By Barbara G. Ellis
"A cease-fire just gives everyone time to reload," said a famous American late-night TV host some years ago. He was alluding to a confrontation a world away when the usual combination of patriotism, bravado and high testosterone levels-always used by global-resource exploiters-to force military minions to annihilate whatever stands in their way: soldiers, civilians, governments, buildings, infrastructure, farm lands, and clean waterways.
It is certain that the global Machiavellian billionaires who set up the Ukraine debacle-living in baronial splendor-are frustrated by the cease-fire hammered out in February at princely quarters in Minsk, safely 732 miles from the war zone. They want those "caissons" rolling so that the land will be cleared of buildings and people interfering with stealing its agricultural and fossil-fuel resources.
They are unconcerned that media reports of more than 6,000 soldiers and civilians have been killed, and hundreds taken prisoner. And that millions have been displaced. That food and water shortages are widespread. That electricity is non-existent for thousands. That medical help is minimal. Or that spring planting of grains in this continent's "breadbasket" may be impossible.
But these "disaster capitalists" (as author Naomi Klein calls them) will care a great deal if media begins playing up that two years ago Chevron and Shell gave a collective $20,000,000 to the Kiev government to frack for natural gas in its shale areas, the former in the west at Olesska and latter, in the southeastern gas fields at Yuzivska.
The last thing these global barons want is an extended cease-fire of the Korea variety (which has lasted 63 years). Unlike that agreement's self-enforced isolation of North Korea, the Minsk cease-fire does not cut off Ukranians or "Novorossians" from continued crossing lines for commerce, travel, employment, or visiting family and friends.
In short, their mutual survival depends on actions extending the Minsk cease-fire by any and all means possible despite these "disaster capitalists' plans for their decimation and subjection. No action, however untried or untypical on the surface, should be ruled out at this point by their intended victims if the overall aim is to outwit and outlast the fossil-fuel exploiters via a lengthy cease-fire. Fresh ideas could save lives, property, employment, trade, land/air/water destruction in the area-and treasuries of all governments involved.
The iPod Action
One seemingly strange action might be admitting Apple teams into warzones, accompanied by cease-fire monitors, to sell those $49 iPod units at cost to soldiers and their families/friends-with discount-price coupons for the next version.
Ridiculous? Not at all. To load gigabytes with even 500 favorite songs-not to mention learning iPod's dozen other functions and using them all-would keep soldiery occupied for weeks.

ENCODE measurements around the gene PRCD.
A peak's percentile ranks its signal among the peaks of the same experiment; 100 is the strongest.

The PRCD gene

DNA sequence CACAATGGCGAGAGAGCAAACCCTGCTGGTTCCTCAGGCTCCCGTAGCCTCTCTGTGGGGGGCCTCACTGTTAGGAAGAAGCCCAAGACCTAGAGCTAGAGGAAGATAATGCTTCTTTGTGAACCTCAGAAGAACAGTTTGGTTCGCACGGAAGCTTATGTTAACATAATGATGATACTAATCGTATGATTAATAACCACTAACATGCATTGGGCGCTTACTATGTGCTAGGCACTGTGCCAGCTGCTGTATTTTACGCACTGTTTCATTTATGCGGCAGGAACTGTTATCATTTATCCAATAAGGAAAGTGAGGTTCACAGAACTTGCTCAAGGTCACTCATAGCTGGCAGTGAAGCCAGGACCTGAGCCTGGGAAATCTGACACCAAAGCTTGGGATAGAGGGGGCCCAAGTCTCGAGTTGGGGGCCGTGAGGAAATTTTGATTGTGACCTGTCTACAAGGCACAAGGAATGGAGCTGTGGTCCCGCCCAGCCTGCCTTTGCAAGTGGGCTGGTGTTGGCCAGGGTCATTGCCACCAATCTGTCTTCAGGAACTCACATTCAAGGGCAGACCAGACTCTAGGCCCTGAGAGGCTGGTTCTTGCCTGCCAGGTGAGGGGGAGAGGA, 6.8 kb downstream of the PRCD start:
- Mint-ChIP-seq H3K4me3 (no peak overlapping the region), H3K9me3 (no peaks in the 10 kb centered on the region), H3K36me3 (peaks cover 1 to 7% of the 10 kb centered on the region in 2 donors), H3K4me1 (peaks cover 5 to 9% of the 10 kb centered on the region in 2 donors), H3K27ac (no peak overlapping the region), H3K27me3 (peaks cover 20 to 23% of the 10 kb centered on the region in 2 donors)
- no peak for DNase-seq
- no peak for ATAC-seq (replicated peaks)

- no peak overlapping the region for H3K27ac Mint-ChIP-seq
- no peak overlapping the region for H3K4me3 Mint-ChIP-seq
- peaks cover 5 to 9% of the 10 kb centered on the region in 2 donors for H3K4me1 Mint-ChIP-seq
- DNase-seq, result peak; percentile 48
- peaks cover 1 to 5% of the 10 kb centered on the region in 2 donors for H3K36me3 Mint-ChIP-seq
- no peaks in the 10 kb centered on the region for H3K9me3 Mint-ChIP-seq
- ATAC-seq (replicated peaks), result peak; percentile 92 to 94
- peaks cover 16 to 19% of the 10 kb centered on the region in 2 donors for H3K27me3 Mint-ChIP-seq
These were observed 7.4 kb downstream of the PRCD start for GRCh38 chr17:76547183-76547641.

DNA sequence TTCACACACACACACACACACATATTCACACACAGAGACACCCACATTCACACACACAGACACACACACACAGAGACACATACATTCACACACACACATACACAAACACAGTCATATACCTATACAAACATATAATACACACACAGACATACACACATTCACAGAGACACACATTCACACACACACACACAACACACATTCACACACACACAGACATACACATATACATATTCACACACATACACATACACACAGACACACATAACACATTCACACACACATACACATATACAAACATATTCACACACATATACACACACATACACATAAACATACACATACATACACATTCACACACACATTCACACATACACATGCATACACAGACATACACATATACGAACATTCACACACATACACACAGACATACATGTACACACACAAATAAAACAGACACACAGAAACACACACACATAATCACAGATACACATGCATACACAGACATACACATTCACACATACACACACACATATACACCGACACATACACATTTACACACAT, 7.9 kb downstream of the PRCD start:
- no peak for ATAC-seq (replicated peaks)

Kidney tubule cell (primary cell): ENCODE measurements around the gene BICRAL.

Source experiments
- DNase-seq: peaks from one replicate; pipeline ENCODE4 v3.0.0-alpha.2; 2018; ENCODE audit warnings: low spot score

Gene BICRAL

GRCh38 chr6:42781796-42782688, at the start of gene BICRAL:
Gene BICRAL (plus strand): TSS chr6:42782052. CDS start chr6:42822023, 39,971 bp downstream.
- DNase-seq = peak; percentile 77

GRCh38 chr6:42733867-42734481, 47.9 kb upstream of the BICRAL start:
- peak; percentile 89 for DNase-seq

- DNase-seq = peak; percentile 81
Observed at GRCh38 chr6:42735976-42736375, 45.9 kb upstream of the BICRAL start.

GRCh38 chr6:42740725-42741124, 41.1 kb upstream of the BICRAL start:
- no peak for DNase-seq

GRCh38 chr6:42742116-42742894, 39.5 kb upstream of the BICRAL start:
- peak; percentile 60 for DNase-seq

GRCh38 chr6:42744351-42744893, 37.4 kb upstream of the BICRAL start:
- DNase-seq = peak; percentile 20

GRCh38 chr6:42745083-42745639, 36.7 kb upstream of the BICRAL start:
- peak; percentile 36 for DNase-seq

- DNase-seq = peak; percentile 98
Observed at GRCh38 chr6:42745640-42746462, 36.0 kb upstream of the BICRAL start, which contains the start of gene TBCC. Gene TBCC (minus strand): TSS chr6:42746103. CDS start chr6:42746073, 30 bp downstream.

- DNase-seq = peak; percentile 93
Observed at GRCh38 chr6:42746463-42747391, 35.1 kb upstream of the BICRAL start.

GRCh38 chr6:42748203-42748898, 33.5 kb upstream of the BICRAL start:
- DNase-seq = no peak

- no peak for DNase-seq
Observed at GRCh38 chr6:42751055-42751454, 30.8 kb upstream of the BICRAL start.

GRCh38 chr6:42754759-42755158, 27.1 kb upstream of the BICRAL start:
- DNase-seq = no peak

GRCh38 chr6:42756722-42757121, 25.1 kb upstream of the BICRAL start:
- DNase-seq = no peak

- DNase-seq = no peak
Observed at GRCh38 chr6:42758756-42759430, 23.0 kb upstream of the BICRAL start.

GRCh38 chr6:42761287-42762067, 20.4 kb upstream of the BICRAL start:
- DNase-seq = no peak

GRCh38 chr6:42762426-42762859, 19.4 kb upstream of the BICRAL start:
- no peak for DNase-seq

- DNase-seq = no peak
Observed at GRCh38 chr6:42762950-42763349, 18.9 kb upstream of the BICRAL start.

Consider the heavy focus on music by civilians with iPods seemingly oblivious to the outside world, even at the wheel of a vehicle or at meals.
Since their 2006 introduction, Apple has sold 338,860,000 whether priced at $300 models or $49-with even lower prices expected when the seventh version debuts. Like the rest of the world, hundreds of Ukrainians and Novorossians late last year rushed to buy the latest iPod on the market.
The second action to achieve a lengthy cease-fire costs nothing, is readily available because it is embedded in the human soul no matter the nationality, tribe, class, or gender.
The action: Getting both armies to sing, followed soon after by civilians.
If "music has charms to soothe the savage breast, to soften rocks, or bend a knotted oak," as poet William Congreve observed over 400 years ago, no wonder one human voice joining others has had the power not only to overcome horrific adversity, but also to comfort and uplift souls, hearts- and perhaps even minds.
Singing and the Military
Such music excludes military marches because while keeping soldiers in step, its purpose from antiquity to today has been to glorify, encourage, and support killing, rape, pillage, and destruction for the Machiavellians safe in the rear. Far more important, a march's four-four beat tempo or the trumpet's piercing sound are unlikely to wind up in the hearts, souls, and minds (or iPads) of armed forces. Or civilians.
In the American Civil War, for example. "Dixie" and "Yankee Doodle" were unlikely to be sung around campfires. Despite harsh penalties for fraternizing with the enemy, officers had great difficulty halting night-time harmonizing across-the-lines. They sang songs about separation from loved ones such as the hugely popular "Lorena" and "Kathleen Mavourneen," and religious selections. Many began to sing in TTBB parts (first/second tenors, baritone, bass). One song reducing even hardened warriors to tears-privates to generals- was "Home, Sweet Home."
By World War I, officers gave up disciplining German and Allied troops from fraternizing on "Silent Night" during the 1914 Christmas truce. In WWII, it was collaborative voices on "Lili Marlene." Music unified friend with foe, perhaps only to the last bar of a song, but the feeling of commonality left its mark. Left to their own choices, soldiers usually sing songs about common themes: sweethearts, home, and an end to war.
Such music has scarcely been confined to battlefields.
Group Singing in Other Settings
Yet group singing has scarcely ever been confined to war. Done by captives-slaves to prisoners-it has lifted spirits from despair amid brutality and certain death perhaps ever since the advent of internment. Those in Rome's Coliseum during the first century are said to have linked hands and sung as wild animals tore them to pieces. Slaves, galley oarsmen, and convict chain gangs always have sung together, finding collective singing made survival endurable each day. Verdi's opera Nabucco immortalized this response by the soaring chorus of "Va Pensiero, Sull'ali Dorate" ("Fly, Thoughts, on golden wings").
One of the most singular POW choruses-inspiring the film Paradise Road- was the Vocal Orchestra of 30 women in a WWII Japanese island prison camp off Sumatra.